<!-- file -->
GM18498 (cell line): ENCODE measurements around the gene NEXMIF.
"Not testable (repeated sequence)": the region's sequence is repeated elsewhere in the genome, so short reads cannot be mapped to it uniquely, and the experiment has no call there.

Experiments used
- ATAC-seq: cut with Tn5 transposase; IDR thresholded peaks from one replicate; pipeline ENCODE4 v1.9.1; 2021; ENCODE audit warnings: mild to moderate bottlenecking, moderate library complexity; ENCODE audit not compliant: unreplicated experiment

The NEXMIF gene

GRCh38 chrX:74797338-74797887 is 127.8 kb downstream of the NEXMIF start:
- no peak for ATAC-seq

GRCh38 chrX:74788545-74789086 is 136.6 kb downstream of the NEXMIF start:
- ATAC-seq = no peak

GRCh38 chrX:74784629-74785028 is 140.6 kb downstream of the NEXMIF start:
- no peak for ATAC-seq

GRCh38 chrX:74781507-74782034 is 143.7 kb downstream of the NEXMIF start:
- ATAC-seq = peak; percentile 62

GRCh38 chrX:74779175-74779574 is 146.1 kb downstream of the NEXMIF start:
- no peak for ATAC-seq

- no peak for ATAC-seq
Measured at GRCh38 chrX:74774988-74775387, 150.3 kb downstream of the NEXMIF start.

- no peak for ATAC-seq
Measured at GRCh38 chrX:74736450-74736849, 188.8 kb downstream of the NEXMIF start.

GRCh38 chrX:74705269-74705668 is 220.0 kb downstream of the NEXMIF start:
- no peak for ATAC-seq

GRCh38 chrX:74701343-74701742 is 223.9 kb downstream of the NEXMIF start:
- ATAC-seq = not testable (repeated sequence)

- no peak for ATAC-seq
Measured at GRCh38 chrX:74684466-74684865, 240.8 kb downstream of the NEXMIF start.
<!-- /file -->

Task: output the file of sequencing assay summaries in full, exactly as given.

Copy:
GM18498 (cell line): ENCODE measurements around the gene NEXMIF.
"Not testable (repeated sequence)": the region's sequence is repeated elsewhere in the genome, so short reads cannot be mapped to it uniquely, and the experiment has no call there.

Experiments used
- ATAC-seq: cut with Tn5 transposase; IDR thresholded peaks from one replicate; pipeline ENCODE4 v1.9.1; 2021; ENCODE audit warnings: mild to moderate bottlenecking, moderate library complexity; ENCODE audit not compliant: unreplicated experiment

The NEXMIF gene

GRCh38 chrX:74797338-74797887 is 127.8 kb downstream of the NEXMIF start:
- no peak for ATAC-seq

GRCh38 chrX:74788545-74789086 is 136.6 kb downstream of the NEXMIF start:
- ATAC-seq = no peak

GRCh38 chrX:74784629-74785028 is 140.6 kb downstream of the NEXMIF start:
- no peak for ATAC-seq

GRCh38 chrX:74781507-74782034 is 143.7 kb downstream of the NEXMIF start:
- ATAC-seq = peak; percentile 62

GRCh38 chrX:74779175-74779574 is 146.1 kb downstream of the NEXMIF start:
- no peak for ATAC-seq

- no peak for ATAC-seq
Measured at GRCh38 chrX:74774988-74775387, 150.3 kb downstream of the NEXMIF start.

- no peak for ATAC-seq
Measured at GRCh38 chrX:74736450-74736849, 188.8 kb downstream of the NEXMIF start.

GRCh38 chrX:74705269-74705668 is 220.0 kb downstream of the NEXMIF start:
- no peak for ATAC-seq

GRCh38 chrX:74701343-74701742 is 223.9 kb downstream of the NEXMIF start:
- ATAC-seq = not testable (repeated sequence)

- no peak for ATAC-seq
Measured at GRCh38 chrX:74684466-74684865, 240.8 kb downstream of the NEXMIF start.